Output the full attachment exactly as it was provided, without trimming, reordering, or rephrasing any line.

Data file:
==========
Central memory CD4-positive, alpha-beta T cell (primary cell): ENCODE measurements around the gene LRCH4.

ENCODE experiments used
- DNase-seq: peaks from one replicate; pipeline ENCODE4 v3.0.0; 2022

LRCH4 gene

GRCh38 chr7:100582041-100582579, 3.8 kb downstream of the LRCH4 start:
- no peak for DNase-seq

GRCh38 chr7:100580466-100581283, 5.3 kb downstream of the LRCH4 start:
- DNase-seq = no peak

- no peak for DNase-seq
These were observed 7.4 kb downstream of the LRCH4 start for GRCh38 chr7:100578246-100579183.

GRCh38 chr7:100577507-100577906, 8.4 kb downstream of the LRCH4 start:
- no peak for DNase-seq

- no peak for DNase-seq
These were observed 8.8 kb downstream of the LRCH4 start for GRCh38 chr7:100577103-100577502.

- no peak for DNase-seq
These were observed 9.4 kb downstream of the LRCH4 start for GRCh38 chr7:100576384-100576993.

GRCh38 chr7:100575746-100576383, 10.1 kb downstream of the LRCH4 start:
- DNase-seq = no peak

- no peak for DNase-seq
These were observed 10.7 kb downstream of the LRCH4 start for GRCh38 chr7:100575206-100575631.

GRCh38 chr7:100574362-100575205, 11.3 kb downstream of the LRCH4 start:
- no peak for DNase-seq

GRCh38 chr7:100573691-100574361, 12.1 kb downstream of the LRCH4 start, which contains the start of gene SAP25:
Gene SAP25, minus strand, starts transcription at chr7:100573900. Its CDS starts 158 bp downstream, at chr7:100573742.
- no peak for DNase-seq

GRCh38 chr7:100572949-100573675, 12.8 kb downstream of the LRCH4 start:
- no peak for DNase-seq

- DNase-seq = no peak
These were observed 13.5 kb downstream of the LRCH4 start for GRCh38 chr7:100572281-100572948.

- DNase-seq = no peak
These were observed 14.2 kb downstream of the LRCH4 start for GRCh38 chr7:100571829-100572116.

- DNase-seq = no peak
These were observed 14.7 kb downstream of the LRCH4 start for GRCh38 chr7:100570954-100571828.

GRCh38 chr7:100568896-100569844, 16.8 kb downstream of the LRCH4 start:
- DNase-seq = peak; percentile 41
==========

Central memory CD4-positive, alpha-beta T cell (primary cell): ENCODE measurements around the gene LRCH4.

ENCODE experiments used
- DNase-seq: peaks from one replicate; pipeline ENCODE4 v3.0.0; 2022

LRCH4 gene

GRCh38 chr7:100582041-100582579, 3.8 kb downstream of the LRCH4 start:
- no peak for DNase-seq

GRCh38 chr7:100580466-100581283, 5.3 kb downstream of the LRCH4 start:
- DNase-seq = no peak

- no peak for DNase-seq
These were observed 7.4 kb downstream of the LRCH4 start for GRCh38 chr7:100578246-100579183.

GRCh38 chr7:100577507-100577906, 8.4 kb downstream of the LRCH4 start:
- no peak for DNase-seq

- no peak for DNase-seq
These were observed 8.8 kb downstream of the LRCH4 start for GRCh38 chr7:100577103-100577502.

- no peak for DNase-seq
These were observed 9.4 kb downstream of the LRCH4 start for GRCh38 chr7:100576384-100576993.

GRCh38 chr7:100575746-100576383, 10.1 kb downstream of the LRCH4 start:
- DNase-seq = no peak

- no peak for DNase-seq
These were observed 10.7 kb downstream of the LRCH4 start for GRCh38 chr7:100575206-100575631.

GRCh38 chr7:100574362-100575205, 11.3 kb downstream of the LRCH4 start:
- no peak for DNase-seq

GRCh38 chr7:100573691-100574361, 12.1 kb downstream of the LRCH4 start, which contains the start of gene SAP25:
Gene SAP25, minus strand, starts transcription at chr7:100573900. Its CDS starts 158 bp downstream, at chr7:100573742.
- no peak for DNase-seq

GRCh38 chr7:100572949-100573675, 12.8 kb downstream of the LRCH4 start:
- no peak for DNase-seq

- DNase-seq = no peak
These were observed 13.5 kb downstream of the LRCH4 start for GRCh38 chr7:100572281-100572948.

- DNase-seq = no peak
These were observed 14.2 kb downstream of the LRCH4 start for GRCh38 chr7:100571829-100572116.

- DNase-seq = no peak
These were observed 14.7 kb downstream of the LRCH4 start for GRCh38 chr7:100570954-100571828.

GRCh38 chr7:100568896-100569844, 16.8 kb downstream of the LRCH4 start:
- DNase-seq = peak; percentile 41